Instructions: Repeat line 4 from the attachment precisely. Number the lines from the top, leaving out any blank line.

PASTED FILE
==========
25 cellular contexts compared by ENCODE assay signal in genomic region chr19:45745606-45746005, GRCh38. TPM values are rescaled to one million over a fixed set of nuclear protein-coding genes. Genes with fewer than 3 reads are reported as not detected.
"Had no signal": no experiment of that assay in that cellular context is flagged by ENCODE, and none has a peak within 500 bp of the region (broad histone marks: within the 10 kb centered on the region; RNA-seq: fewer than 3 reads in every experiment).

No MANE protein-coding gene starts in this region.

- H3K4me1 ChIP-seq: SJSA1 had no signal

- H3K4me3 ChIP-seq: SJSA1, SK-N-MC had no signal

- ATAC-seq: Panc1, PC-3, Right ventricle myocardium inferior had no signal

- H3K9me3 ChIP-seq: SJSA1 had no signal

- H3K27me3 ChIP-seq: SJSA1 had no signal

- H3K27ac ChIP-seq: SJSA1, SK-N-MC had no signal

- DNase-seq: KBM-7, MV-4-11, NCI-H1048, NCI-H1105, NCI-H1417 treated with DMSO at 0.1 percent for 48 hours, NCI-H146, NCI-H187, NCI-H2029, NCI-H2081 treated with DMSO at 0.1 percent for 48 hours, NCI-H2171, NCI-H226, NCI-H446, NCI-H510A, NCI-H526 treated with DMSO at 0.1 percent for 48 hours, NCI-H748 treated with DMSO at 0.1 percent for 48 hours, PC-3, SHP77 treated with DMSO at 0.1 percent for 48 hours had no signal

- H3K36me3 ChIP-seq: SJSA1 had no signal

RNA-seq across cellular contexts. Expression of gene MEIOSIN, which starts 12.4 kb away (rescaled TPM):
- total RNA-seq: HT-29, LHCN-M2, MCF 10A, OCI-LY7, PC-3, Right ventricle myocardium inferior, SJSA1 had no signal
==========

- H3K4me1 ChIP-seq: SJSA1 had no signal